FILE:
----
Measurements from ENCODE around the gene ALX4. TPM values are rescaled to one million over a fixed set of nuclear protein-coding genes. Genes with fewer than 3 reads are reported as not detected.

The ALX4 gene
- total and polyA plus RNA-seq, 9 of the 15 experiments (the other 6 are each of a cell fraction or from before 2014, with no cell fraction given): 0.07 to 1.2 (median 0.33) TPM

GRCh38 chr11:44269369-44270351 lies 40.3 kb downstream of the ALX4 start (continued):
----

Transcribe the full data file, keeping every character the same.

Measurements from ENCODE around the gene ALX4. TPM values are rescaled to one million over a fixed set of nuclear protein-coding genes. Genes with fewer than 3 reads are reported as not detected.

The ALX4 gene
- total and polyA plus RNA-seq, 9 of the 15 experiments (the other 6 are each of a cell fraction or from before 2014, with no cell fraction given): 0.07 to 1.2 (median 0.33) TPM

GRCh38 chr11:44269369-44270351 lies 40.3 kb downstream of the ALX4 start (continued):